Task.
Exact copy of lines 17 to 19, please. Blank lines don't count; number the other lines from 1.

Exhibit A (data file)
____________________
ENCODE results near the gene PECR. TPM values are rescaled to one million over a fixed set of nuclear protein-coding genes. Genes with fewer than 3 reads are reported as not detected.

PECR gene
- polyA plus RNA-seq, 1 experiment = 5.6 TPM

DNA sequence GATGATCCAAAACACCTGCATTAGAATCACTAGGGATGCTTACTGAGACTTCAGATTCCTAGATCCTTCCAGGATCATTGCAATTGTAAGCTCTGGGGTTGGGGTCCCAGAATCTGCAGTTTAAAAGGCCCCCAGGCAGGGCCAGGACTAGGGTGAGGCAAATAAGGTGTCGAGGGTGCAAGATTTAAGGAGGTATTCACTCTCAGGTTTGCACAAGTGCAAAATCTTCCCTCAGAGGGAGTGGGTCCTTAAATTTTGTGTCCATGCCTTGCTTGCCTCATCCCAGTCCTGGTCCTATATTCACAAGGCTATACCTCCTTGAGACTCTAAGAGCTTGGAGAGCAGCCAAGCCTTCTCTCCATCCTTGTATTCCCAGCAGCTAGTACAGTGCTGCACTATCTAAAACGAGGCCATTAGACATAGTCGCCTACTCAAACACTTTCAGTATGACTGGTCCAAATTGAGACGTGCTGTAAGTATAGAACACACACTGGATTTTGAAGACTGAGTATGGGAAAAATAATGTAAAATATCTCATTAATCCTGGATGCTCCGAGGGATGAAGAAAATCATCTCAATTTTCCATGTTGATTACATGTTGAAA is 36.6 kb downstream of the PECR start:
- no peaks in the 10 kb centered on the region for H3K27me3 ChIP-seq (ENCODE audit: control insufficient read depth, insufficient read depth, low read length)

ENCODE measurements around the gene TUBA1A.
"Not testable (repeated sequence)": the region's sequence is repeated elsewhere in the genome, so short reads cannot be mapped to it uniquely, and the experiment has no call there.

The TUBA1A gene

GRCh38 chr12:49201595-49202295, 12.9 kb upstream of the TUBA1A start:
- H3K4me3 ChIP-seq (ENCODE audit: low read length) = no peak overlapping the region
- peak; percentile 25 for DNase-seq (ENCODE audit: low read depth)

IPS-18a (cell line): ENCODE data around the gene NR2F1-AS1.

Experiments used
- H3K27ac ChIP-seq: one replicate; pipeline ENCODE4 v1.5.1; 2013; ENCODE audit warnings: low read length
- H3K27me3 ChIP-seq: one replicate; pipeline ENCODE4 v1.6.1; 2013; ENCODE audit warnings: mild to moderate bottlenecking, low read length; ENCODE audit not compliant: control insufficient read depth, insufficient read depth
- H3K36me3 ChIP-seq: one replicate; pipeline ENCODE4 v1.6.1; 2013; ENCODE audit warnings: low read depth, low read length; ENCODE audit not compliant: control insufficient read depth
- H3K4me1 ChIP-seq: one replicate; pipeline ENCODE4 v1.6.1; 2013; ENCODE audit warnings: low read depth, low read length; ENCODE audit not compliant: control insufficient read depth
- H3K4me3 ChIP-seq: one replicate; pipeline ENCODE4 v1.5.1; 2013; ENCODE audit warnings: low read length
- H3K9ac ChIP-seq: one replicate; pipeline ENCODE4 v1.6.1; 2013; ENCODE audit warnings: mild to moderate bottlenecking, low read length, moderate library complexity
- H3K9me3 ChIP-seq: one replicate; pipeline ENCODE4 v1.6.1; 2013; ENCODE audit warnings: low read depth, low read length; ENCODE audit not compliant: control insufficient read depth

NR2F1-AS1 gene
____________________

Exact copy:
- H3K4me1 ChIP-seq: one replicate; pipeline ENCODE4 v1.6.1; 2013; ENCODE audit warnings: low read depth, low read length; ENCODE audit not compliant: control insufficient read depth
- H3K4me3 ChIP-seq: one replicate; pipeline ENCODE4 v1.5.1; 2013; ENCODE audit warnings: low read length
- H3K9ac ChIP-seq: one replicate; pipeline ENCODE4 v1.6.1; 2013; ENCODE audit warnings: mild to moderate bottlenecking, low read length, moderate library complexity